Griffiths, a member of the British Council’s advisory panel on disability issues, said: “Many will argue that the EU is complacent in tackling the social injustice within many member states and I would agree with their analysis.”

But he added: “If we are isolated from our supporters in Europe, then our resistance towards the state is merely interpreted as disobedience.”

Another prominent disabled figure who has spoken out in favour of staying in the EU is the crossbench peer Lord Colin Low, who said: “I have no doubt that leaving the EU would be harmful to disabled people’s interests.”

“There have been many occasions when European legislation has been ahead of the UK’s or what the UK was prepared to deliver,” he noted.

Many disabled people’s organisations have not had the time or resources to prepare a position on Brexit, although Disability Rights UK has promised to release a statement before June’s referendum.

There has not been a disabled campaigner or user-led organisation in favour of Brexit, but two of the mainstream organisations campaigning to leave the EU commented briefly this week, although neither argued that there were benefits of Brexit that would solely apply to disabled people.

Jack Montgomery, a spokesman for Leave.EU, said: “We think that Brexit will be good for everyone in the UK.”

Edward Spalton, president of the Campaign for an Independent Britain, said: “Our view is that the UK’s own position on disability rights and practical support for disabled people is ahead of many EU countries. Of course, more can and will be done.”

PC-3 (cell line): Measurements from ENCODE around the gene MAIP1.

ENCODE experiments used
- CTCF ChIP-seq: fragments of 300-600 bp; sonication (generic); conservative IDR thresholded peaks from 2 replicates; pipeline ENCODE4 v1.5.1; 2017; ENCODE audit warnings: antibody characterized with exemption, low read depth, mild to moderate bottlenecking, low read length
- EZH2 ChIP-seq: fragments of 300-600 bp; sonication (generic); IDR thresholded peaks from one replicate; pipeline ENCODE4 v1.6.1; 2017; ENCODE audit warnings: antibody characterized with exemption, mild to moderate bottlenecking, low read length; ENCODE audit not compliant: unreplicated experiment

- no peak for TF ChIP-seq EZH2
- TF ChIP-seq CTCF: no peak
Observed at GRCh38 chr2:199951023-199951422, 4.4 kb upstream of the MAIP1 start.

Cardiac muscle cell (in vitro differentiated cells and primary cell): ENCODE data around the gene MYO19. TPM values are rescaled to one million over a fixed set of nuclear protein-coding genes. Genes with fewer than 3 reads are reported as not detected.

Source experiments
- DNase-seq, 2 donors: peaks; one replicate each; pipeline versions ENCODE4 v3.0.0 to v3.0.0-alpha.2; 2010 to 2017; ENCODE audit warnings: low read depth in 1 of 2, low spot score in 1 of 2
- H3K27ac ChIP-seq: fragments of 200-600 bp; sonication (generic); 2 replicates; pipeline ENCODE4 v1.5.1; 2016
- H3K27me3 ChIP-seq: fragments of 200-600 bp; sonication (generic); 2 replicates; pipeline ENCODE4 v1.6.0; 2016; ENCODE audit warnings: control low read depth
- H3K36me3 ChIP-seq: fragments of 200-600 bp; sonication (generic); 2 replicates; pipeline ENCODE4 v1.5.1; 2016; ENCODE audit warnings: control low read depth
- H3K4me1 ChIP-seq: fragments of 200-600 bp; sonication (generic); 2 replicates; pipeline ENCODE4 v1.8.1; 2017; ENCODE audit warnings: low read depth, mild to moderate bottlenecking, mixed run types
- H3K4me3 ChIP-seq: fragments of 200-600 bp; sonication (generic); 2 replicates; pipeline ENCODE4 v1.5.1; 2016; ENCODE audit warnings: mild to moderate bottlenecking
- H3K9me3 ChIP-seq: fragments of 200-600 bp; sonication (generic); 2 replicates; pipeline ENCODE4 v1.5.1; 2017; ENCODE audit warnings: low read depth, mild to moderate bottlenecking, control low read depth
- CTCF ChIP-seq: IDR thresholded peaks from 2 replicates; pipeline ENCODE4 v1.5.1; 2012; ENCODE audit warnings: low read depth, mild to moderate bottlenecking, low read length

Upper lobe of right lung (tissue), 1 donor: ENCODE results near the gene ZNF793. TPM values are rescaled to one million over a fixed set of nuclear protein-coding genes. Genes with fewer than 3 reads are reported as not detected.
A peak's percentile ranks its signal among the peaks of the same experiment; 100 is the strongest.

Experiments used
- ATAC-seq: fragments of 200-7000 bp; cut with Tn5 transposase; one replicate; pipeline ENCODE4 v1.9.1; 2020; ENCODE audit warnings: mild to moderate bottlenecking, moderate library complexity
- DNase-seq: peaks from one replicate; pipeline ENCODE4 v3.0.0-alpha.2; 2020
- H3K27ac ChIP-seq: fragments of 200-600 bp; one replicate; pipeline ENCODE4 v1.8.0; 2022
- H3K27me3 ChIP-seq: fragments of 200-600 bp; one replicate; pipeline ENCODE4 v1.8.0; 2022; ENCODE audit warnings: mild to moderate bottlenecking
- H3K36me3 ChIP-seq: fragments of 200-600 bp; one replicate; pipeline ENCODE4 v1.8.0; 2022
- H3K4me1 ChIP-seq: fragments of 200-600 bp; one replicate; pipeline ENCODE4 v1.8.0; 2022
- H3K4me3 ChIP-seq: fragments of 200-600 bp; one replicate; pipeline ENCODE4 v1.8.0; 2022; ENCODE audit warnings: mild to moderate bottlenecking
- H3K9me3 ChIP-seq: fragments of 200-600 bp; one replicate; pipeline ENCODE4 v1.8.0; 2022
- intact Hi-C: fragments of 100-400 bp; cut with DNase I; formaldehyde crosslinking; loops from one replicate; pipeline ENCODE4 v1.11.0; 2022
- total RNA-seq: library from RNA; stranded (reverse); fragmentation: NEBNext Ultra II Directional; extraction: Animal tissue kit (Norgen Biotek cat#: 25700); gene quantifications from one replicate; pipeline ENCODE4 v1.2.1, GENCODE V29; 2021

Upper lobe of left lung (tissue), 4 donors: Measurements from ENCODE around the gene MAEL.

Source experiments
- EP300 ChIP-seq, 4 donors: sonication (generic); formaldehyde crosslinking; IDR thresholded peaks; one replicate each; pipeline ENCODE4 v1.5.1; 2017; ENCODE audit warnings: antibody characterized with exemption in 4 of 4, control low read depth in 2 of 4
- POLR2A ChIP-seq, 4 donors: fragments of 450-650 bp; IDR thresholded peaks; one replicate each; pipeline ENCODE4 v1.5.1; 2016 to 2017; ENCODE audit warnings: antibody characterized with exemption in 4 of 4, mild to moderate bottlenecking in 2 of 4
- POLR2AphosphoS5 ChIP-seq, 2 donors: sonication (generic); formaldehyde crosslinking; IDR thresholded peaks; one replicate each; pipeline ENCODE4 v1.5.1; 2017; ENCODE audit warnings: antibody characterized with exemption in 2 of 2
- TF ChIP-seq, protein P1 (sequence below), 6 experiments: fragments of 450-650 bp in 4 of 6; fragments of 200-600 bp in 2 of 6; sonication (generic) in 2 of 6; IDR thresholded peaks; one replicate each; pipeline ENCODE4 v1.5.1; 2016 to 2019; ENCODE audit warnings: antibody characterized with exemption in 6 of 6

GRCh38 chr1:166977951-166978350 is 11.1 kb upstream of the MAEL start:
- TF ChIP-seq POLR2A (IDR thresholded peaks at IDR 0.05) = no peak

“The EU has a policy with similar aims to that of the UK legislation but in many countries its implementation [is] less advanced in practice than in the UK,” he elaborated. “So the position for people with disabilities with regard to EU membership is broadly the same as for the whole population.”

But this is actually inaccurate. Due to our greater vulnerability than the general population, the consequences of a Brexit would be more serious. What would the impact be on assistants and carers recruited from other EU countries? How easy would be to travel abroad for health-related appointments? And many other unresolved question hang in the air.
The recent years of austerity have undermined the rights of people with disabilities. With the current government regarded by many disabled people as one that punishes the poor and vulnerable while helping the rich get richer, it is clear that whatever happens on 23 June, Britain’s disabled population’s battle with the Tories is set to escalate, and without the backing of the EU, we will be left alone to fight our corner.

 

VN:F [1.9.22_1171]
Rating: 0.0/10 (0 votes cast)
VN:F [1.9.22_1171]
Rating: 0 (from 0 votes)